What do Baldness, Heart Failure and Cancer have in Common?


Baldness and cancer are linked to Progenitor Cells, a kind of stem cell. Progenitor Cells are somewhere between a stem cell and a normal cell. Stem Cells have epigenetic markers unset so they are not a specific type of cell yet. Progenitor Cells have some epigenetic markers set but not all and can be quickly turned into a specific cell as needed. Another difference between the two is that Stem Cells can multiply indefinitely but Progenitor Cells have a limited number of reproductions. This is a very new area of research and is not well understood yet but Progenitor Cells are linked to both cancers, heart failures and to baldness. Some studies have shown that stroke patients with more endothelial progenitor cells had a better chance of avoiding repeat heart attacks. It was once felt baldness was due to a lack of Stem Cells. But recently scientists found men that have baldness have the same number as men without baldness. But the bald men have far fewer Progenitor Cells. Scientists are now looking for why these men’s stem cells stopped producing Progenitor Cells. Epigenetics is a powerful system at work inside each cell of our bodies. It is clearly affected by diet, stress, thought and environmental toxins. As these triggers reset our epigenetic codes, we move into possibly new areas of disease, mental illness and depression. It is imperative for us to both understand epigenetic triggers and to control them if we are to have a healthy and happy life style. Could we be witnessing the start of a new evolution from human into something else.

We are NOT Victims

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An article entitled “Epigenetics: The New Science of Our Cells”. The article says “what epigeneticists are discovering is that our lives, more specifically the way our lives unfold and the quality of life that we experience individually is directly related to cellular-memory which we have both the ability and the choice to change should we discover that the cellular memories we’ve accumulated and hold are counterproductive to living a kind and quality of life desired.” Our well-being and happiness as well as our health are mapped in these cell memories. Like computer memory you can change its contents if you desire. It may not be easy because we are used to doing things a certain way and as humans we resist change. But in this case change can not only be good but healthy and make us a happier and a more content person. Are you healthy? Are you Happy? Really happy! If not what are you doing about it? You might want to read the book “Happiness Genes” by James D. Baird PhD and Laurie Nadel PhD. It’s a 28 day program to improve your lives through genetically modified happiness. What do you think?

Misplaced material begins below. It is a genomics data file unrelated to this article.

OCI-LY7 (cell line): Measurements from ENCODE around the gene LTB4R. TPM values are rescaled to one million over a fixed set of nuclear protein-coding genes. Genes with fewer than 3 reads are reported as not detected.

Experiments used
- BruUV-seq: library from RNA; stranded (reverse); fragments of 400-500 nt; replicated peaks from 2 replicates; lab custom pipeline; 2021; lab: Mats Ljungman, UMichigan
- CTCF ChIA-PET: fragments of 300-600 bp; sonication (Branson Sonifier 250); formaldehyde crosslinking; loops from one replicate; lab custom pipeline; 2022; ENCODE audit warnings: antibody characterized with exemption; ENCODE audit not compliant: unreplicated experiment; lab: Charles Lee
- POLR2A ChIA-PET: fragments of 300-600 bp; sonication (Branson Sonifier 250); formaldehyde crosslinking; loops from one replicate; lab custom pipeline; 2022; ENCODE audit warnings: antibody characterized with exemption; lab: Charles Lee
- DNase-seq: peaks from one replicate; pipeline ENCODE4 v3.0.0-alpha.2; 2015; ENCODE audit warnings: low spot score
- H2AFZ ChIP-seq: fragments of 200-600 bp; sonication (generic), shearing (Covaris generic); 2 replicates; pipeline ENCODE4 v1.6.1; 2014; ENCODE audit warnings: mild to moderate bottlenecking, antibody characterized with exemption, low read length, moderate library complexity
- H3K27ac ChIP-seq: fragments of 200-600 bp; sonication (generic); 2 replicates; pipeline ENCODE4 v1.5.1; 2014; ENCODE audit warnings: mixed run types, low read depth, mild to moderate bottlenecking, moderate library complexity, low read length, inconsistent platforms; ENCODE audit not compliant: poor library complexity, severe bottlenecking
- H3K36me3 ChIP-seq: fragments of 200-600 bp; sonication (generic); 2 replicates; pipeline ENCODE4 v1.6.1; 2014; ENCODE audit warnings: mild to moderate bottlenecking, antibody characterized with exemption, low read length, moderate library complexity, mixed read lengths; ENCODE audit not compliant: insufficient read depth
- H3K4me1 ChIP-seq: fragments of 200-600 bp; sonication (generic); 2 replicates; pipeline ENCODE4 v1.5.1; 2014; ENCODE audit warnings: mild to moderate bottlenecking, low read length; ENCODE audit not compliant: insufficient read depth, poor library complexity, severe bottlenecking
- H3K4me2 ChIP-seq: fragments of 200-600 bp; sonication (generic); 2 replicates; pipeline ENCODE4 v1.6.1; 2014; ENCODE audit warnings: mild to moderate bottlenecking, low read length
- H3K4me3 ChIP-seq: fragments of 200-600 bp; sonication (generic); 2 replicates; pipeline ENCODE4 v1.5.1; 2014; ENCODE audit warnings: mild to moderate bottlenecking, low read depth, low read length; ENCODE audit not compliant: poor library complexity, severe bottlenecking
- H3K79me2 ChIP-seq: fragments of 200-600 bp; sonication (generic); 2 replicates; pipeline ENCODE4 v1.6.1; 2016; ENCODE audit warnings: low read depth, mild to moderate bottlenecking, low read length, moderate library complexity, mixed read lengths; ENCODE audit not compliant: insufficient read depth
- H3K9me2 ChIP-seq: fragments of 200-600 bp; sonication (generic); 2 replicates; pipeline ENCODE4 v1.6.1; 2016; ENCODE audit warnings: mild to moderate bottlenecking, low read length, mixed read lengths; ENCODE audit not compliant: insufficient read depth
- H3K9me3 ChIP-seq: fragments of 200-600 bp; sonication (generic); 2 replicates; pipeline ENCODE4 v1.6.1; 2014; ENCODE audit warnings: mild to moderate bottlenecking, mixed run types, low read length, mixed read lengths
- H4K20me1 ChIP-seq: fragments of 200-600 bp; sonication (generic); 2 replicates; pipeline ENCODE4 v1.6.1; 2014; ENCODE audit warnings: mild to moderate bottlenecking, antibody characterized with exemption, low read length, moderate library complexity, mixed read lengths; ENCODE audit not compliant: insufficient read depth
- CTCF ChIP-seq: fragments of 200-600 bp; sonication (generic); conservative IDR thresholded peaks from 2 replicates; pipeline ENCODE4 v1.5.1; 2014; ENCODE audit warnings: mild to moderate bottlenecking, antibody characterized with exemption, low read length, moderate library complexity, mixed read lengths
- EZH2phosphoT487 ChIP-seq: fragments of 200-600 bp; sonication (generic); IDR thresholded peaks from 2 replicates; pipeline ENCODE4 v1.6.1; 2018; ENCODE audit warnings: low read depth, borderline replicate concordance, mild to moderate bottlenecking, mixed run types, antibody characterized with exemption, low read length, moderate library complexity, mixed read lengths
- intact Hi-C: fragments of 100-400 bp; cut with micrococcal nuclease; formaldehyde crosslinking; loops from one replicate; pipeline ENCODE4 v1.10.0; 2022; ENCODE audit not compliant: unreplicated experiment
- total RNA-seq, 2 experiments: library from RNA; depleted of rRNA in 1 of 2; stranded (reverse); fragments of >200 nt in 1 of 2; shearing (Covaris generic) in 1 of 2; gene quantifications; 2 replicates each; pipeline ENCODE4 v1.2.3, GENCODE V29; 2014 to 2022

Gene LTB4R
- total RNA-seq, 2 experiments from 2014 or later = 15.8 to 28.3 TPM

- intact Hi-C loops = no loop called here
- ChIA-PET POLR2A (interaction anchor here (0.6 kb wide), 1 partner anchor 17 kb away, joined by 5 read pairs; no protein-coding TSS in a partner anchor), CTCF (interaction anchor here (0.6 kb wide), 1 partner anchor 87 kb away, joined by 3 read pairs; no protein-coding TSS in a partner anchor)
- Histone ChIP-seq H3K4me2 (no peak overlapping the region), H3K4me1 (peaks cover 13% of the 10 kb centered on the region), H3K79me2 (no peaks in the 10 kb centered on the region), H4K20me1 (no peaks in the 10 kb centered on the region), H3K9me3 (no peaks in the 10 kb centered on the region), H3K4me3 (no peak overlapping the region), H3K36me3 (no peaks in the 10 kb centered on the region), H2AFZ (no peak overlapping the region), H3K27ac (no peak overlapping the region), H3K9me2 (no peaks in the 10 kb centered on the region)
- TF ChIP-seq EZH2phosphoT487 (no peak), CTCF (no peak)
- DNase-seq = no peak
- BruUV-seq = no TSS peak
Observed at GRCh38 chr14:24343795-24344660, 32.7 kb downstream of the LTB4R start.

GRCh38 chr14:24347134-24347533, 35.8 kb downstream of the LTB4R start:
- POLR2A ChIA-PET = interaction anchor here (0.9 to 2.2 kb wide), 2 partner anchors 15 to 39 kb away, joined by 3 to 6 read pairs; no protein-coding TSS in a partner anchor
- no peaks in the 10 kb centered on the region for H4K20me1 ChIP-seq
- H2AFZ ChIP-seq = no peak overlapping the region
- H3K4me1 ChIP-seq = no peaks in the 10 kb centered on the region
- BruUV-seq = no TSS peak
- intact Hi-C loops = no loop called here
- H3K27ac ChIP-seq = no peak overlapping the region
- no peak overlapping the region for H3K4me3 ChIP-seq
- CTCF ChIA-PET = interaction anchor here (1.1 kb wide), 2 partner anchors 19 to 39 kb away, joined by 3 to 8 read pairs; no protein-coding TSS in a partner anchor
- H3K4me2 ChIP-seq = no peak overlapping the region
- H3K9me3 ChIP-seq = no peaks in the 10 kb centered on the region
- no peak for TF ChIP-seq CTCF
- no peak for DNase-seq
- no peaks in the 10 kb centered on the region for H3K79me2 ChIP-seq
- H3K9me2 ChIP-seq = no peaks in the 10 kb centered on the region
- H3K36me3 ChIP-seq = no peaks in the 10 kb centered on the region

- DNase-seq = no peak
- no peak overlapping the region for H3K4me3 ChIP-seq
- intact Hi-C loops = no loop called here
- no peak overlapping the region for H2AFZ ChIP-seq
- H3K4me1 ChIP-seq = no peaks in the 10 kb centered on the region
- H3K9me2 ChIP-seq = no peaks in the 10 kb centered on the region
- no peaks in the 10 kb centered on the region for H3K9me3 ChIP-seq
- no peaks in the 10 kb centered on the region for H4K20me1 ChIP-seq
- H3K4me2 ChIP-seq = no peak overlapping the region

Our Stem Cells Plan Their Future via Triggered Epigenetic Changes

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Stanford University Medical Center released a new development on stem cells on Wednesday December 15, 2010 called “Stanford study identifies multitude of genetic regions key to embryonic stem cell development.” This study shows that stem cells have areas of epigenetic triggers, called enhancers that will turn ON/OFF other genes in the cell. These areas are themselves turned OFF in a stem cell. As the cell moves into life it causes the epigenetic trigger necessary to turn ON these enhancers. They in turn causes other genes to be turned ON/OFF that will give the stem cell a type like muscle cell, heart cell, etc. The interesting part is these enhancers may be at a distance from the genes they control. This is similar to a computer program that sets internal switches while it is doing initial housekeeping preventing other parts of the program from running until housekeeping is completed. Once completed the switches are reset and the program can function normally. Programmers do this to prevent the routines from running prior to the complete setup of the program. This prevents errors and “bad” things from happening. Our cells seem to have similar safeguards. What do you think? Are we preprogrammed?